How Long a Motor Can Run When Service Factor is Applied? 

NEMA did not provide specific time that the motor can run with service factor applied. However, the length of time that a motor can run with its service factor depends on several factors, including the motor's design, size, operating environment, and load characteristics. The service factor is intended to provide a safety margin for occasional overloading of the motor without causing damage, but the motor should not be operated continuously at the service factor rating as this can lead to overheating and premature failure.

The motor manufacturer's specifications and guidelines provide specific information on the appropriate use and duration of the motor's service factor. In general, motors can run with their service factor for short periods of time, typically ranging from a few minutes to a few hours, depending on the motor's size and design.

However, it is important to note that prolonged operation at the service factor rating can lead to increased motor heating, which can reduce the motor's lifespan and increase the risk of failure. Therefore, it is recommended to limit the use of the service factor to occasional overloading and to operate the motor at or below its rated capacity whenever possible.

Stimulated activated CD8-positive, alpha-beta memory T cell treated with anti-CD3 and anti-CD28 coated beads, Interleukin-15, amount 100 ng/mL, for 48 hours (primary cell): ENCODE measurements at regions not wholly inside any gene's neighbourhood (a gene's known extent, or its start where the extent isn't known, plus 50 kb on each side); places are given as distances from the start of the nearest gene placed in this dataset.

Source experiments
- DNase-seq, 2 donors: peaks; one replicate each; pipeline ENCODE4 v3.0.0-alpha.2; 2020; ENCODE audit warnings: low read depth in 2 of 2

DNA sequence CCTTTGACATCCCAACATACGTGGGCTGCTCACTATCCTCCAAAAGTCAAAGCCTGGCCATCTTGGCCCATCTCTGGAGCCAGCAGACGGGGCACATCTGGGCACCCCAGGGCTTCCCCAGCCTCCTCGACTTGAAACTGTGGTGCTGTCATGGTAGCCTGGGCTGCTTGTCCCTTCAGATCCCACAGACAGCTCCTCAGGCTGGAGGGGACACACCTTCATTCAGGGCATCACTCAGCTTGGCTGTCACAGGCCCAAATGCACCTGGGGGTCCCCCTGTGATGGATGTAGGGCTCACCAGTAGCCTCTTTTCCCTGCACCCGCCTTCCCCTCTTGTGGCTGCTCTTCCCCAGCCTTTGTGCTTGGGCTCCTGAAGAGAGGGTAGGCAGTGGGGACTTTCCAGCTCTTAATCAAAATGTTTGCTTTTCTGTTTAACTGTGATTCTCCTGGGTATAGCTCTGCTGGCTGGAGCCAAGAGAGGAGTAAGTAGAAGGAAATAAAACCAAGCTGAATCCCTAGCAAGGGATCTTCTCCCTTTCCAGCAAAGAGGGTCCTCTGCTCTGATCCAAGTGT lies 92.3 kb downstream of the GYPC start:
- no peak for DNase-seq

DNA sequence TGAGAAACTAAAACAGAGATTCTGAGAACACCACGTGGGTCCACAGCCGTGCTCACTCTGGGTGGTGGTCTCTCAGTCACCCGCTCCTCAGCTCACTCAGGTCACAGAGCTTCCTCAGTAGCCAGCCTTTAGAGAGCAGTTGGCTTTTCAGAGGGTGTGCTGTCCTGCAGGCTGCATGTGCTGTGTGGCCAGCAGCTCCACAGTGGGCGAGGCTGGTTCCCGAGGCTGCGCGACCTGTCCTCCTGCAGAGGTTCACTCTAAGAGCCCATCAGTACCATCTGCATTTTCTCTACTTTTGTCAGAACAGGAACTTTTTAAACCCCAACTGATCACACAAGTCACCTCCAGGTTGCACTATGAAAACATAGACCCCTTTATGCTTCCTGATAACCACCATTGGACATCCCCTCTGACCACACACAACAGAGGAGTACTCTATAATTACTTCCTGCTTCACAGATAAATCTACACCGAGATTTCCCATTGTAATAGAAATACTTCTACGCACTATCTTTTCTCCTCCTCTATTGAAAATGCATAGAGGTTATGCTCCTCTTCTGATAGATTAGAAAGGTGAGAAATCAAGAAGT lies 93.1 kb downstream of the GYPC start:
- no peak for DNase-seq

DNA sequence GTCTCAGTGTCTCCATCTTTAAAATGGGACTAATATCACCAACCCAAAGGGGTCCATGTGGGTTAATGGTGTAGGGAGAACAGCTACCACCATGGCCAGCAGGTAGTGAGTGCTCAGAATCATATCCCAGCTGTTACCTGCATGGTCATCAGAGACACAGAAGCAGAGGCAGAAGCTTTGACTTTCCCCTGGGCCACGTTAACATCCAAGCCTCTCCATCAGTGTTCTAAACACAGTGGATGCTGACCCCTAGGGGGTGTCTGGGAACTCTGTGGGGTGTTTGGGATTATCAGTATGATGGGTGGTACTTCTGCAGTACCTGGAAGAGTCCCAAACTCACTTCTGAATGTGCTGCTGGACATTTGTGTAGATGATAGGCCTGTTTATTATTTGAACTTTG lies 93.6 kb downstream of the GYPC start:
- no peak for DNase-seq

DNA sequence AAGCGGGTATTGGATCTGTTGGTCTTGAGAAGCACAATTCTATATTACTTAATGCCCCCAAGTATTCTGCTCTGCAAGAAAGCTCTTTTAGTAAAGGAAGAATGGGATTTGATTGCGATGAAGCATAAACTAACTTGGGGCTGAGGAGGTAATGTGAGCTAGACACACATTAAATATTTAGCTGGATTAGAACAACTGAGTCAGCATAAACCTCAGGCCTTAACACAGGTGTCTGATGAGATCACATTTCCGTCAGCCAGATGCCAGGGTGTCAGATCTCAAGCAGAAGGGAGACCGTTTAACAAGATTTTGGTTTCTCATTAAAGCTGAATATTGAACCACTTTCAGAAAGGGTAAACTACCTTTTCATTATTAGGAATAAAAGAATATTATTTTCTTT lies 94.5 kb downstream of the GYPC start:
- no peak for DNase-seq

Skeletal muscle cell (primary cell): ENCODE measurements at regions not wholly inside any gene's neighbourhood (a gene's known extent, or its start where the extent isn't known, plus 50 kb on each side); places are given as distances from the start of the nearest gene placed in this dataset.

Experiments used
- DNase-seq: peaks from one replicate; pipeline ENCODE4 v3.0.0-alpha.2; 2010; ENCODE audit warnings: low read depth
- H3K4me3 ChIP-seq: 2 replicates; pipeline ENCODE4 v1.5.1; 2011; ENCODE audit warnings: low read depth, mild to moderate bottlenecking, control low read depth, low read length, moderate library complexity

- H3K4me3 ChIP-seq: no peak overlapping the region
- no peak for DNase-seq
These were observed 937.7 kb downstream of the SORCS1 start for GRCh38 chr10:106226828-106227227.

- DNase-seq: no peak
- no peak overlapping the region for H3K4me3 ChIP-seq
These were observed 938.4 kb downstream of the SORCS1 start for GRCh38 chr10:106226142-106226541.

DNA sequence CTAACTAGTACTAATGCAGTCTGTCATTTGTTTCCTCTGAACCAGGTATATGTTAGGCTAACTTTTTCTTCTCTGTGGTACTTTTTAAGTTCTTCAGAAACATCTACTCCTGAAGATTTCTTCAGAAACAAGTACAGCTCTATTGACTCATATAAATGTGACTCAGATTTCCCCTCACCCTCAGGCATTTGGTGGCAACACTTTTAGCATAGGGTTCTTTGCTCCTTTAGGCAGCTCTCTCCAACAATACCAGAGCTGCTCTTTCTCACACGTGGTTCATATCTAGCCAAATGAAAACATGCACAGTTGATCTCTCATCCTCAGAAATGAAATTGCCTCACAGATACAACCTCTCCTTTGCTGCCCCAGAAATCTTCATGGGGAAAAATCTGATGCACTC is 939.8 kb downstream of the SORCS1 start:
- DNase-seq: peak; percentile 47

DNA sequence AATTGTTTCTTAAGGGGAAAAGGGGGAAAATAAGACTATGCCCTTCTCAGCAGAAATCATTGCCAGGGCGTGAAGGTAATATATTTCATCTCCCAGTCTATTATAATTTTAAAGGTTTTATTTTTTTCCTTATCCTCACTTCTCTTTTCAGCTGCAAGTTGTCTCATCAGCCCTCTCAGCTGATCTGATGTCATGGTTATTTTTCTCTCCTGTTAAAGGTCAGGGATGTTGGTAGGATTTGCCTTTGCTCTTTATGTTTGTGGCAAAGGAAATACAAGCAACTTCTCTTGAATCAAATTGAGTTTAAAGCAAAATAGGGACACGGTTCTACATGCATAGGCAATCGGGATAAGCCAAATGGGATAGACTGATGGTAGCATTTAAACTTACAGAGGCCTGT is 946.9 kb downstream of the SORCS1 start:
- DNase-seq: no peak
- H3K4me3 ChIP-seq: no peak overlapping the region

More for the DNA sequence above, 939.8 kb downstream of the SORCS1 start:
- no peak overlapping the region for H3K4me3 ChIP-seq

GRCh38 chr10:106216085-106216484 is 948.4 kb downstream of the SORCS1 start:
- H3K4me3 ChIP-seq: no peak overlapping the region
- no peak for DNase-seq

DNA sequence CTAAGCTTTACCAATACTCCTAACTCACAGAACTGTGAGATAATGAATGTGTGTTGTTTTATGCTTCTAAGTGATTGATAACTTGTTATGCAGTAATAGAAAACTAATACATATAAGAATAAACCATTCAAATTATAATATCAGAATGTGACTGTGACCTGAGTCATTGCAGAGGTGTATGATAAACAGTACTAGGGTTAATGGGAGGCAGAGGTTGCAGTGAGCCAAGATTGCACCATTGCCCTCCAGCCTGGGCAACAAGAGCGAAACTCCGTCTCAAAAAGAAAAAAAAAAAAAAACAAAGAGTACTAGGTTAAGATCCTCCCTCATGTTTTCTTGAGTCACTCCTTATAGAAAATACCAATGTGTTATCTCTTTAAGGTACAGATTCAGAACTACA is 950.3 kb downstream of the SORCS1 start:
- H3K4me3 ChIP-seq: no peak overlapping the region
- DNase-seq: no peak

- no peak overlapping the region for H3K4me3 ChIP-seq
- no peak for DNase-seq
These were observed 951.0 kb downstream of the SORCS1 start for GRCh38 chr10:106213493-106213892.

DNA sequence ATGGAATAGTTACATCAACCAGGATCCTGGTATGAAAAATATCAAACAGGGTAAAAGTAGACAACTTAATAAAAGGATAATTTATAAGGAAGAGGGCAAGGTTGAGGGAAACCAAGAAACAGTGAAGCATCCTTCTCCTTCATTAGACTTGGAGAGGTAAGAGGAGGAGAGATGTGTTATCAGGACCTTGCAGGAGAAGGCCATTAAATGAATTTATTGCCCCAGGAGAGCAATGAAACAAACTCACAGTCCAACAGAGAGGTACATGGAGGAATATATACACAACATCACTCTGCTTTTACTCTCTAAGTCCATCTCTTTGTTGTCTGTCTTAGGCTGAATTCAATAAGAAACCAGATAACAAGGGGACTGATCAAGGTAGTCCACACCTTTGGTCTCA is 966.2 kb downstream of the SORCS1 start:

Important Points to Consider in Electrical Design

The service factor of a motor can be used in protective device coordination studies to ensure that protective devices such as fuses, circuit breakers, and overload relays are properly sized and coordinated to provide adequate protection for the motor.

The protective device coordination study involves analyzing the characteristics and settings of the protective devices in a power distribution system to ensure that they operate in a coordinated and sequential manner to protect the equipment and minimize downtime in the event of a fault. The study considers various factors such as the size and type of the motor, the expected load and operating conditions, and the protective devices' characteristics and settings.

In this context, the service factor is used as a safety margin to account for the occasional overloading of the motor, which can cause temporary increases in the motor's current draw. By considering the motor's service factor in the protective device coordination study, the protective devices can be appropriately sized and coordinated to provide adequate protection for the motor under both normal and overload conditions.

For example, if a motor has a service factor of 1.15, this means that it can handle a temporary overload of up to 15% above its rated capacity. The protective devices can be coordinated to allow for this temporary overload without tripping or interrupting the power supply to the motor. However, the protective devices should be sized to provide adequate protection in the event of sustained overloads or faults that exceed the motor's service factor rating.